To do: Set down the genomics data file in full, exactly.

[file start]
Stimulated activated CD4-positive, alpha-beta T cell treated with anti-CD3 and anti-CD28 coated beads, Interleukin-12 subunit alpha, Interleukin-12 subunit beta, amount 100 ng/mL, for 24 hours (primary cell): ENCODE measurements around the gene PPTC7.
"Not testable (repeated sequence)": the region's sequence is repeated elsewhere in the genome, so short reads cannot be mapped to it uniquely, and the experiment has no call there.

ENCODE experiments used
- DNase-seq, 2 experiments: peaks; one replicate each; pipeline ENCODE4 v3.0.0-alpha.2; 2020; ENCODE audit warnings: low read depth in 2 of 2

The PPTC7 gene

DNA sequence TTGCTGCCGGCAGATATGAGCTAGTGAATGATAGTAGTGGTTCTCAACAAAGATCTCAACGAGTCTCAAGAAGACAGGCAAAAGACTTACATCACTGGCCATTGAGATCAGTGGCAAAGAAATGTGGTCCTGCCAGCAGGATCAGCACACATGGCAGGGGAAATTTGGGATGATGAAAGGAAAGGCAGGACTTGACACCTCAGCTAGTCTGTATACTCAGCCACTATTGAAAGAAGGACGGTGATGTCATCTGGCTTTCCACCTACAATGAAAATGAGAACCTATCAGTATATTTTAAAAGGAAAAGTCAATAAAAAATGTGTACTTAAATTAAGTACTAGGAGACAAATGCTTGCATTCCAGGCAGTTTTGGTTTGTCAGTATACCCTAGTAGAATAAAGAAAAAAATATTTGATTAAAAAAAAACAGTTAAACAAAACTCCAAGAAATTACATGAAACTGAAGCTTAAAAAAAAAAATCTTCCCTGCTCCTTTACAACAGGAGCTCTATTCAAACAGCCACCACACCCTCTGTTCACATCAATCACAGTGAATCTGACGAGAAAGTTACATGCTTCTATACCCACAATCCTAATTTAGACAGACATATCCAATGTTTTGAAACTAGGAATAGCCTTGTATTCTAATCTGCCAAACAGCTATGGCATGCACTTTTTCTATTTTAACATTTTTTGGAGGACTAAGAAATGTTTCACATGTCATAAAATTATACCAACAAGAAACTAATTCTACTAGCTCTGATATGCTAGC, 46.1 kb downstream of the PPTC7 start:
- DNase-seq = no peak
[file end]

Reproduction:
Stimulated activated CD4-positive, alpha-beta T cell treated with anti-CD3 and anti-CD28 coated beads, Interleukin-12 subunit alpha, Interleukin-12 subunit beta, amount 100 ng/mL, for 24 hours (primary cell): ENCODE measurements around the gene PPTC7.
"Not testable (repeated sequence)": the region's sequence is repeated elsewhere in the genome, so short reads cannot be mapped to it uniquely, and the experiment has no call there.

ENCODE experiments used
- DNase-seq, 2 experiments: peaks; one replicate each; pipeline ENCODE4 v3.0.0-alpha.2; 2020; ENCODE audit warnings: low read depth in 2 of 2

The PPTC7 gene

DNA sequence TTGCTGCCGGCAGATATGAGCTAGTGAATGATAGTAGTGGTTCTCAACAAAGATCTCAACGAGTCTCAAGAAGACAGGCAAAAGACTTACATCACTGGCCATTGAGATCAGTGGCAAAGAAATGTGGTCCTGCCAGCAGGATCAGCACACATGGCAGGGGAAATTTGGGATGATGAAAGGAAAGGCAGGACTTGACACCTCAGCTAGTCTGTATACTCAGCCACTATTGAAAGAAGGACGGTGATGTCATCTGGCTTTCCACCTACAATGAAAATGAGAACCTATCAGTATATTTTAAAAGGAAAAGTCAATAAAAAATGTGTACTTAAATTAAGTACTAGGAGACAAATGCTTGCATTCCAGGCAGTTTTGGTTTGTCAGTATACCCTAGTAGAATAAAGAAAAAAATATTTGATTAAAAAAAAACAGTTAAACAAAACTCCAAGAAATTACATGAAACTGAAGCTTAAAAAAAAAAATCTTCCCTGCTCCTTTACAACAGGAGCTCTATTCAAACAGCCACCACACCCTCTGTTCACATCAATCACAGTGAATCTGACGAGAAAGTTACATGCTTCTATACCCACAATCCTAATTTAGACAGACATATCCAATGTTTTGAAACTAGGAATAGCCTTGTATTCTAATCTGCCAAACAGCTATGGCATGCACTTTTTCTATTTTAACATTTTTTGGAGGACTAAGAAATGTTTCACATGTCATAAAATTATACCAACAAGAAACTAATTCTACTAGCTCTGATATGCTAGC, 46.1 kb downstream of the PPTC7 start:
- DNase-seq = no peak